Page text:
Smokeless tobacco increases your heart rate and blood pressure. Some evidence suggests that it may put you at an increased risk of heart attack. People who use smokeless tobacco also have higher cholesterol levels than those who don’t use tobacco. And a study published in June 2007 in the medical journal The Lancet showed a connection between the use of one form of smokeless tobacco (snus) and an increased risk of pancreatic cancer.
Precancerous mouth lesions
People who use smokeless tobacco are more likely to develop small white patches called leukoplakia (loo-ko-PLA-ke-uh) inside their mouths where the chew is most often placed. These mouth lesions are precancerous — meaning that the sores could one day develop into cancer. After stopping tobacco usage, the lesions usually go away in a few weeks or a few months.
Your risk of oral cancer is increased if you use smokeless tobacco. Oral cancer includes cancers of the mouth, throat, cheek, gums, lips and tongue. Surgery to remove cancer from any of these areas can leave your jaw, chin, neck or face disfigured.
Smokeless doesn’t mean harmless
If you aren’t convinced that chewing tobacco, spit tobacco and other forms of smokeless tobacco aren’t risk-free, consider the words of someone who’s seen the damage tobacco can do. Joe Garagiola, a former spit tobacco user, played major league baseball and later worked in broadcasting. After retiring from baseball he became a crusader against spit tobacco — the term he prefers since “smokeless” makes tobacco sound harmless.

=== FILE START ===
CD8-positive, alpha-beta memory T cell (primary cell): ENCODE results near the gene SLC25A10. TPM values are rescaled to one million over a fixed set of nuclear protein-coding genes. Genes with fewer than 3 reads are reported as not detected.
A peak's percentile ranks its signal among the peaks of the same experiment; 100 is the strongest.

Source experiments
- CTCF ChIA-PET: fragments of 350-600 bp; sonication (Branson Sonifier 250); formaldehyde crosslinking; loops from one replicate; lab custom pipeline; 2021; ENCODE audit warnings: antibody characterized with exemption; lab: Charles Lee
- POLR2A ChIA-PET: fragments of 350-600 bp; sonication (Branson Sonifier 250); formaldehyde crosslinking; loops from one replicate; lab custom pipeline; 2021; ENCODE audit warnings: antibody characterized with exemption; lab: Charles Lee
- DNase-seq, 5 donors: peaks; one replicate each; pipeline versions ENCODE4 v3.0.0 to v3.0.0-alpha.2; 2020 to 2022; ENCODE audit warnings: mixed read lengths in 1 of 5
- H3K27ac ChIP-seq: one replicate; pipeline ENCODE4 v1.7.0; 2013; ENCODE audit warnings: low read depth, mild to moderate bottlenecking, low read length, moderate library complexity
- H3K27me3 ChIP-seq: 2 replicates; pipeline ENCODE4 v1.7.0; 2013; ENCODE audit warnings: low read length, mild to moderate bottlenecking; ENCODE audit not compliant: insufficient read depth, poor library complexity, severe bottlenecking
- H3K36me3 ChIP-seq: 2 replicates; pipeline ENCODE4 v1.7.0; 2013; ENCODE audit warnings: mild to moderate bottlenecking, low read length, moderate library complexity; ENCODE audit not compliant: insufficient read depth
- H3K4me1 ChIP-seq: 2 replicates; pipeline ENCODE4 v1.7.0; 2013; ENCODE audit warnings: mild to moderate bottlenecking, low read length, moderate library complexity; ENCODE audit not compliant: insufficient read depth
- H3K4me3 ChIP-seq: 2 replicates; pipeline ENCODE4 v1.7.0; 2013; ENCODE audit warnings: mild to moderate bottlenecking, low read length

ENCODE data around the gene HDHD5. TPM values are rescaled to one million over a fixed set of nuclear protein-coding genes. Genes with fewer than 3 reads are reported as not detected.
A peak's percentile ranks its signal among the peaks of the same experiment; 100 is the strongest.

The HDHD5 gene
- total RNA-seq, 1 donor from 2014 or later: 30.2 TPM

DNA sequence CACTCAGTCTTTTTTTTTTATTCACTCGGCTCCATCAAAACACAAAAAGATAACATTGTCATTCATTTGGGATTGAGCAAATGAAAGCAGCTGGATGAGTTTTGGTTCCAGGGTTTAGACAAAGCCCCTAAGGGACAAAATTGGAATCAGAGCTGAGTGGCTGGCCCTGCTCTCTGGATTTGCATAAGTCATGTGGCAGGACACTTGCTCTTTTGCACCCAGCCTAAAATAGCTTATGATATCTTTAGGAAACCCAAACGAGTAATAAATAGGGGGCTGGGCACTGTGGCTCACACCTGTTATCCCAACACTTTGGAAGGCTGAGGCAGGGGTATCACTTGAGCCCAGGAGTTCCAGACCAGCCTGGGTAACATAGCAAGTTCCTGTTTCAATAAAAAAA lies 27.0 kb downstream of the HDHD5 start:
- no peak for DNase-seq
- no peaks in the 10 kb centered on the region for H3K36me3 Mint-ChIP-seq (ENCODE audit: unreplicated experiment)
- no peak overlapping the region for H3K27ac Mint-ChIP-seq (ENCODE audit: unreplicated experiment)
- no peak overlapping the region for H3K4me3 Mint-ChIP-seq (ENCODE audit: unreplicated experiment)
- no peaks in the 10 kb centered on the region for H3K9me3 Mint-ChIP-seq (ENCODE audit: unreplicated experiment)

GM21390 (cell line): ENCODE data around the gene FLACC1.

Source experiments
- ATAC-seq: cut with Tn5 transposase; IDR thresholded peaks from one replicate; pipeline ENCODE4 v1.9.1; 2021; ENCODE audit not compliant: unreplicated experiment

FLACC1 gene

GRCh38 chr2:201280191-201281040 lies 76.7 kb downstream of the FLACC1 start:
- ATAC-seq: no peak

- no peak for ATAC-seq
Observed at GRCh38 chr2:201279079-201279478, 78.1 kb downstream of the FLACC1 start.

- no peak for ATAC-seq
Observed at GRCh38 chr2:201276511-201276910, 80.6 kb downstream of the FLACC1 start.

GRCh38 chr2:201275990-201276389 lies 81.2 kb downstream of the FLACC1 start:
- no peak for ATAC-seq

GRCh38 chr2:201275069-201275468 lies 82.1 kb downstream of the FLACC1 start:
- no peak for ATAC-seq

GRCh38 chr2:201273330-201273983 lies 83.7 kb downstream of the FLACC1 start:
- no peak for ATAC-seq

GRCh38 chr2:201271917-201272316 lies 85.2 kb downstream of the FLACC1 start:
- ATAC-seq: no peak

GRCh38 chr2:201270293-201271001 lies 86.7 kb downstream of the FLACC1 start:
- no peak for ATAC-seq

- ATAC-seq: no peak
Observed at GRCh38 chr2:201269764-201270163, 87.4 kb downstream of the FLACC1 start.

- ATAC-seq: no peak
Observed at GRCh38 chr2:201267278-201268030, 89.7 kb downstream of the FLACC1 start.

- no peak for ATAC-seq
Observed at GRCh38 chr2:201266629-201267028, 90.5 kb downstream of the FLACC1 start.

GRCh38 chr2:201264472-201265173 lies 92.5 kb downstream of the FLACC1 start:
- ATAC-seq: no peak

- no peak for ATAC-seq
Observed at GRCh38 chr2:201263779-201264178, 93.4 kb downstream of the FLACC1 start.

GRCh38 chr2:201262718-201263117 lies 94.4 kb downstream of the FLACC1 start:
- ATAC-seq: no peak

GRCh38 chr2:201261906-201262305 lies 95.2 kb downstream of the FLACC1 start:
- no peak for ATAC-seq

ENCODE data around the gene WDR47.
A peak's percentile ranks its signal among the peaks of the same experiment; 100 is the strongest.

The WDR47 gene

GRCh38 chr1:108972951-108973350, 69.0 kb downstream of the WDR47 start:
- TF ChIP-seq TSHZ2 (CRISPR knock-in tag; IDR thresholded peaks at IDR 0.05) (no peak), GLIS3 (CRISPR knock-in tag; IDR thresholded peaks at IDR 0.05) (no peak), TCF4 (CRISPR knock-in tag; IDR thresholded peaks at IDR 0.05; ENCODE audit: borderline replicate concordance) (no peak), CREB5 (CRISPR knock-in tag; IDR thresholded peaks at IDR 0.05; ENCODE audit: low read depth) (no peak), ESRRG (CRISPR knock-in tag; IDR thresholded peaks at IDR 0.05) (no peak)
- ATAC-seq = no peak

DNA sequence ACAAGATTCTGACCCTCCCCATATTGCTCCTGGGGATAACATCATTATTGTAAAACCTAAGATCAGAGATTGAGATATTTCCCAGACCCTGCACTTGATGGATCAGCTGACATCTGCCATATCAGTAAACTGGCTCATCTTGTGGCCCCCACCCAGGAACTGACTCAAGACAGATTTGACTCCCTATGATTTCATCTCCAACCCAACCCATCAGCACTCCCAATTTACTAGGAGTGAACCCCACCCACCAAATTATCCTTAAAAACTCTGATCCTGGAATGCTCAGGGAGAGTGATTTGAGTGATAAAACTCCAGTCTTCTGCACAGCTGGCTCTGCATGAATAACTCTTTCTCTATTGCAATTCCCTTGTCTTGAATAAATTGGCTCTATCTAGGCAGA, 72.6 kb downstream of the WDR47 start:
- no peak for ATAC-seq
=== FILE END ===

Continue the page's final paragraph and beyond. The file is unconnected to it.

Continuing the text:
“I chewed tobacco because it seemed to be the thing to do if you were playing baseball,” says Garagiola. “Everybody chewed when I was playing, and nobody knew the dangers of it.” But he’s seen the dangers since, losing three close friends to oral cancer and seeing the harmful effects of spit tobacco on other people.
“You won’t die of gum disease or yellow teeth, but develop oral cancer and it’s a terrible way to go,” Garagiola says. “Here you are with oral cancer from using spit tobacco, your jaw has been removed and you have to eat through a tube. You die one piece at a time. Spit tobacco is a horrible, horrible thing. I just wish I could get this message across to everyone.”
It’s never too late to quit
If you’re using smokeless tobacco, quit. Now that you know the dangers associated with it, you have extra motivation to give it up. Here’s what to do:
– Set a quit date. Mark your quit day on your calendar and commit to it. Select a day at least one week away so that you have time to prepare for your life as a former tobacco user.
– Talk to your doctor. Tell your doctor about your goal to quit using smokeless tobacco and ask for advice. Smokeless tobacco users have more success with quitting if they talk to a doctor or dentist about strategies for quitting.
– Consider medications. Ask your doctor about medications that can help you quit, such as over-the-counter nicotine replacement products, including patches, gum, inhalers and lozenges. There are also non-nicotine prescription medications such as bupropion (Zyban) and varenicline (Chantix) that can ease nicotine withdrawal symptoms when you quit.
– Get support. Join a support group in your area. Go online. Get help and support from people who understand what you’re going through. Free resources are available, so don’t worry about a financial cost.
Devise a plan to deal with cravings and know that cravings typically last only a few minutes. Eating licorice, chewing gum, going for a walk or calling a friend can help you get through them. And the interval between cravings increases the longer you’ve stopped using tobacco and eventually the cravings will go away.